PopMatters is moving to WordPress. We will publish a few essays daily while we develop the new site. We hope the beta will be up sometime late next week.
Reviews

Wah-Wah (2005)

Matt Mazur

The genuinely cinematic moments in Wah-Wah are few and far between, and are generally courtesy of the skillful performances.


Wah-Wah

Director: Richard E. Grant
Cast: Nicholas Hoult, Emily Watson, Gabriel Byrne, Miranda Richardson, Julie Walters
Distributor: Sony Pictures
MPAA rating: R
Studio: Sony Pictures
First date: 2005
US DVD Release Date: 2006-11-21

Written and directed by first-timer Richard E. Grant (who is, to be fair, a sharply talented actor and wit in his own right), Wah-Wah begins innocently enough but quickly devolves into a mess of clichés. Based on Grant's coming of age in '60s Swaziland as the country received its liberty from Great Britain, the uneven film enticed some of England's top-notch talent to sign on, so it is infinitely curious that the end product doesn't quite add up. While the film isn't exactly terrible, it is decidedly mediocre. Given such a potentially cinematic subject, this is a cardinal sin.

On the eve of the country's independence, meek young Ralph Compton (played as a child by Zachary Fox) is more concerned with the comings and goings of his volatile parents Harry and Lauren (Gabriel Byrne and Miranda Richardson, both unfortunately saddled with thin caricatures), who are just barely struggling to keep up appearances for the uptight British countrymen that seem to have nothing better to do than judge them. Mrs. Compton is a bit of a tart who is apparently so hard up for affection that she has sex with her married lover in the front seat of a car in full view of her young son (something that obviously affects Ralph in a major way). Mr. Compton is a relatively clueless, loving military man with a whopper of a drinking problem who seems oblivious to everything going on. The unhappy Mrs. soon decides to leave Africa, her husband, and her impressionable son for her lover, much to the chagrin of his wife (esteemed British thespian Julie Walters, who could likely play a doddering old British lady like this in her sleep). Since dad is such a mess himself, Ralph is soon sent packing to boarding school.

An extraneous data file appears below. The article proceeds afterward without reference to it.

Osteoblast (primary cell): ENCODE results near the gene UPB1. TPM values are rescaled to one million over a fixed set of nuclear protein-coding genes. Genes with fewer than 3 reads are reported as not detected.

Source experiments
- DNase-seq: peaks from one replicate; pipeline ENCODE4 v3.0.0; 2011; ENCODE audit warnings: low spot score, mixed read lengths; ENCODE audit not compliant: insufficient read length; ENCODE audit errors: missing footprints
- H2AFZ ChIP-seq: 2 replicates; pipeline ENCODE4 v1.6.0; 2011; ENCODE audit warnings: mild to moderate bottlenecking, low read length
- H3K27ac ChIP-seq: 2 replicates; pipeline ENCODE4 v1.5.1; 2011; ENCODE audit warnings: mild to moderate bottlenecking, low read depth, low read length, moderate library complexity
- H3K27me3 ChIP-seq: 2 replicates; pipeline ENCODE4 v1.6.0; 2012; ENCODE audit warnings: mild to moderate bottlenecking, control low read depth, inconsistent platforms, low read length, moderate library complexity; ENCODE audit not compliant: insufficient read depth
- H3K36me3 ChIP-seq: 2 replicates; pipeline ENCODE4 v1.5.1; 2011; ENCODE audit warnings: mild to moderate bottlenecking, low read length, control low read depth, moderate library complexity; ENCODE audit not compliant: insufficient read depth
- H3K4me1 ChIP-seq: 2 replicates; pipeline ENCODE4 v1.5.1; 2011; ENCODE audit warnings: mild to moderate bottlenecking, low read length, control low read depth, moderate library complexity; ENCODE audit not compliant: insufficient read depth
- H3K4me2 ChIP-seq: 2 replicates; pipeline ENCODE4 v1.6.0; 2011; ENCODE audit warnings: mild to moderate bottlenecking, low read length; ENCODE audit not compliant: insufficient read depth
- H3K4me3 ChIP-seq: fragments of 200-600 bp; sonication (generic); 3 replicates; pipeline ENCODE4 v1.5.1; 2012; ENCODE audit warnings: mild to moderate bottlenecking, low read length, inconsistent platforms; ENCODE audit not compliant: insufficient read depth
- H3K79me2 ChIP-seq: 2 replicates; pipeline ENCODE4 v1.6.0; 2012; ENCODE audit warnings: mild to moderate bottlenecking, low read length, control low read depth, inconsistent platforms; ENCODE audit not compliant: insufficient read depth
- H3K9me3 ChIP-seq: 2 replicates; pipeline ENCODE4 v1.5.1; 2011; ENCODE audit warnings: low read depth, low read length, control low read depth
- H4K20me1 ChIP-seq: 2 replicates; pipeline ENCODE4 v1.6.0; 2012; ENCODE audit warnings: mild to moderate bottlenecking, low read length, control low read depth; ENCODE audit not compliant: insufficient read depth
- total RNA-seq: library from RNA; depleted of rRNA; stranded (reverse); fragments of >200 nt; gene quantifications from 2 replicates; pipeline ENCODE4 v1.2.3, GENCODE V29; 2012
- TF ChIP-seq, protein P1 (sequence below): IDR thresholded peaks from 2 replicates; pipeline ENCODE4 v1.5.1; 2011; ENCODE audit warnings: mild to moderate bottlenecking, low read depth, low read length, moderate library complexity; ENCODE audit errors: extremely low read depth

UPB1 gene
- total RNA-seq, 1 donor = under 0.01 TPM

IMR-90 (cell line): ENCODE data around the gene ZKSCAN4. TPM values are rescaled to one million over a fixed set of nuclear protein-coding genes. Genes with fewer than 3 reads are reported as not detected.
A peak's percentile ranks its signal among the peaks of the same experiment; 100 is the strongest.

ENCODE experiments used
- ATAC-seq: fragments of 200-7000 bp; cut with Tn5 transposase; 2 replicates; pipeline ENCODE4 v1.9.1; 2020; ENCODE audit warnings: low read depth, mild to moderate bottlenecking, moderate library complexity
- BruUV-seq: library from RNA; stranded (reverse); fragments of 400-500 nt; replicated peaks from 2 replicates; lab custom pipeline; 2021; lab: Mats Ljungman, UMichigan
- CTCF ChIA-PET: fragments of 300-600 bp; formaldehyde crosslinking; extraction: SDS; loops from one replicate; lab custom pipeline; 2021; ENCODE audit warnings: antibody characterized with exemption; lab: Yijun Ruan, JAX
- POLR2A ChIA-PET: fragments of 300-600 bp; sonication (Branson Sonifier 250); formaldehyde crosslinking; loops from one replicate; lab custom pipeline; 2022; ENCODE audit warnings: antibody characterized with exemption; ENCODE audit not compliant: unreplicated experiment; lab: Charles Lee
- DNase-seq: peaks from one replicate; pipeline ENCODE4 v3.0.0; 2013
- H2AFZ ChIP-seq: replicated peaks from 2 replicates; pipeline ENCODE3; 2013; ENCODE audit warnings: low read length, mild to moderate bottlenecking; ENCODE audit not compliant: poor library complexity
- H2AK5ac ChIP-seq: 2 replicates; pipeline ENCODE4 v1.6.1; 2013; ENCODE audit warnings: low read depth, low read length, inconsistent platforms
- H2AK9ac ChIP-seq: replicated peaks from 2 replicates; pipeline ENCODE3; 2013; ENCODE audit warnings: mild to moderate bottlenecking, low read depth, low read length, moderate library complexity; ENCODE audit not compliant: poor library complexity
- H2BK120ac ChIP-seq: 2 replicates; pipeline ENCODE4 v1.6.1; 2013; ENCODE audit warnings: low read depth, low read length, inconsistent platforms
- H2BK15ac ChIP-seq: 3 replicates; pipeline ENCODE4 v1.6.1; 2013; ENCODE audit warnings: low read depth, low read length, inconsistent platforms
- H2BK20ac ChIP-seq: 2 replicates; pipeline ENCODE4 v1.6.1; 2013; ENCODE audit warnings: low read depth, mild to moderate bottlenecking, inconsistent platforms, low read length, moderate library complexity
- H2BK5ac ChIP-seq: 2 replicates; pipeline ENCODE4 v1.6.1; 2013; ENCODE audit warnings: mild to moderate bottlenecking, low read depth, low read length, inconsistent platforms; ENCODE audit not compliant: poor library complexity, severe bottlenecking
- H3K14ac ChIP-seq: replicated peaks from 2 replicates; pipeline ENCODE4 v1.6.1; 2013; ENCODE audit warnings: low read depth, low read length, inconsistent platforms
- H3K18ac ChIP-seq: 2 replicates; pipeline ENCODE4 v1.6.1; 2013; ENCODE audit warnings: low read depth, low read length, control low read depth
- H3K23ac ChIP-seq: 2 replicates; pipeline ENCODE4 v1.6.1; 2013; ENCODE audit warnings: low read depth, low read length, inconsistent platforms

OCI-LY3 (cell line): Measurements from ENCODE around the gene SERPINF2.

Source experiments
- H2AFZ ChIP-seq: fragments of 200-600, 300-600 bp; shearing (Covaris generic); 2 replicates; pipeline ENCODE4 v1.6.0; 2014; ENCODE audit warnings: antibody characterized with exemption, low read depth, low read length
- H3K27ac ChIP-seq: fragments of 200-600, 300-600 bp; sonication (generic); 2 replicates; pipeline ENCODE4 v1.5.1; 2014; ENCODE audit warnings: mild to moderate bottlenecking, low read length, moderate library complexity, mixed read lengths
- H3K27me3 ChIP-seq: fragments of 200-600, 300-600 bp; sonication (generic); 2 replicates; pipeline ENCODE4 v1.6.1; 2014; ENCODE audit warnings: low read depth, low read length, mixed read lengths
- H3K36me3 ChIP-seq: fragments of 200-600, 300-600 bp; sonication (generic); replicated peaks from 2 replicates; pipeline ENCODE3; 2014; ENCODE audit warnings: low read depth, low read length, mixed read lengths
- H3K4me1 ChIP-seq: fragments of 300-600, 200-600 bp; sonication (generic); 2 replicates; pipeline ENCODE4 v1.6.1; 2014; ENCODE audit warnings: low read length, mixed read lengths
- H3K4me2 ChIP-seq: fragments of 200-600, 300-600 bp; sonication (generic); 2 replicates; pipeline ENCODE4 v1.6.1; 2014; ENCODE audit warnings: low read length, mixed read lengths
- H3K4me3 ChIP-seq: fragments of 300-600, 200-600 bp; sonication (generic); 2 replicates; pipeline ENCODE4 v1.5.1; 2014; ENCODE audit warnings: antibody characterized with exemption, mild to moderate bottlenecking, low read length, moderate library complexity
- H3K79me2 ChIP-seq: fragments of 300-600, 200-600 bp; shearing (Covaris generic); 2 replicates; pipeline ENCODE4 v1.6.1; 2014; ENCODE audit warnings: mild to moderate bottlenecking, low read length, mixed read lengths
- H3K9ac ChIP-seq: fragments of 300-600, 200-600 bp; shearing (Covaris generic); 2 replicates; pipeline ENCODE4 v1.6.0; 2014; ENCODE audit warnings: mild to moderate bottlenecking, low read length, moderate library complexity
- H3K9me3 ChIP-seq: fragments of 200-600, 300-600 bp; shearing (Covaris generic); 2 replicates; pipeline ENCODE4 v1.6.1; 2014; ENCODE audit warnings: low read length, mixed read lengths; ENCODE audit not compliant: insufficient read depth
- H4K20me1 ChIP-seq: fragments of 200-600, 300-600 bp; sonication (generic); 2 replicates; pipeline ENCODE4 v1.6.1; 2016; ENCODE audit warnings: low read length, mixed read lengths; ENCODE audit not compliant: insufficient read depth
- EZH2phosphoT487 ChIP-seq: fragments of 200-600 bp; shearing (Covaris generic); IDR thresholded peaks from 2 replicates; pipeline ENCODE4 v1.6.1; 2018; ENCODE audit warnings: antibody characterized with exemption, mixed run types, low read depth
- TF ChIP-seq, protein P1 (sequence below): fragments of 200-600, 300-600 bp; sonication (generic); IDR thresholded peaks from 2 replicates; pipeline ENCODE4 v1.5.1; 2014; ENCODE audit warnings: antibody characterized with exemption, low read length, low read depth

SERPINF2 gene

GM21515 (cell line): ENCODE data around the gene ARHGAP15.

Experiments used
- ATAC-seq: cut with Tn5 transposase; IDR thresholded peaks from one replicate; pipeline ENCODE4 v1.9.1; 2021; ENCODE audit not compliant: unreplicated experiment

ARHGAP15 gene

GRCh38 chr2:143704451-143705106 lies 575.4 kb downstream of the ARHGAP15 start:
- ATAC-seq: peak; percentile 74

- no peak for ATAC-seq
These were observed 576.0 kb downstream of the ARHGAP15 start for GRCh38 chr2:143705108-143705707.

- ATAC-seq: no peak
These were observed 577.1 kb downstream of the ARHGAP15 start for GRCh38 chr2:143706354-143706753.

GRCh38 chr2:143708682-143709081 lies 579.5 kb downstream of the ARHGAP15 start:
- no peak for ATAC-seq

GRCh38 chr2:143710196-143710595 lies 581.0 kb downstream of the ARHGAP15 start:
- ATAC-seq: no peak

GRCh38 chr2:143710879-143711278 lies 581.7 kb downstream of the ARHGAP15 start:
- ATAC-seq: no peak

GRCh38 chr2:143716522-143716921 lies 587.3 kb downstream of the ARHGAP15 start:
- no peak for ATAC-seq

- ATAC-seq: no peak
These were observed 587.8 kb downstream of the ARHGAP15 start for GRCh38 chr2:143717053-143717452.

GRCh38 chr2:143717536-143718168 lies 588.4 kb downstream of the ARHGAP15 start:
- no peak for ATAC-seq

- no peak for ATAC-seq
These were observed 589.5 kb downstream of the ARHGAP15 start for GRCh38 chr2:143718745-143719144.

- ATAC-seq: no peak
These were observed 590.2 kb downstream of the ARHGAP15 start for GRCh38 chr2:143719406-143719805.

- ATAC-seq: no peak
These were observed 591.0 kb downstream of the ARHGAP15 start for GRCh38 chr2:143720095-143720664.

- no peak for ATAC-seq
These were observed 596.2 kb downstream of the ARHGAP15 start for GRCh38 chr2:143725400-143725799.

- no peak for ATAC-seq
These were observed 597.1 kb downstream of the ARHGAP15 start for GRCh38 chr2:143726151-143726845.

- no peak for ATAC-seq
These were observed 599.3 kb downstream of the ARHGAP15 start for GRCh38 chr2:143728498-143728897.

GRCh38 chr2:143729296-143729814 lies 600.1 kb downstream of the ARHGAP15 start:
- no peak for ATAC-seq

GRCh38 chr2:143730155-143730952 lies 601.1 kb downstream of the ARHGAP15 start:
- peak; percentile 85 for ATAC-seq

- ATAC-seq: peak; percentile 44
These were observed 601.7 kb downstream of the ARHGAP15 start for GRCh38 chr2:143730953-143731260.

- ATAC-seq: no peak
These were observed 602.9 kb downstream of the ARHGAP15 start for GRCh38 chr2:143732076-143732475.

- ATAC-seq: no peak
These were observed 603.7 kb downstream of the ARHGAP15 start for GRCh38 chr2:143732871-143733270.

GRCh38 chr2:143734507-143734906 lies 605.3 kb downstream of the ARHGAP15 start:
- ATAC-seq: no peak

Years go by and Ralph returns to Swaziland a sensitive young man with a penchant for crafting elaborate puppet shows. At this stage of his life, Ralph is played by About a Boy's gifted Nicholas Hoult, who adeptly captures the turmoil and gawkiness of the displaced youth. Upon returning to the community of Brits that is essentially segregated from the Africans, Ralph is hit with a whopper of a surprise: his father has taken a new wife, an American named Ruby (played with warmth and grace by Emily Watson). Ruby is a brash "former air hostess" who relentlessly speaks her mind, which is a horrifying concept for the tightly clinched, "proper" British ladies living in the community. While the film tries to point out the hypocritical irony of the upper-crust, morality-driven women being just short of common prostitutes (they are all sleeping with each other's husbands, after all), it seems to be merely hinted at, never fully-formed.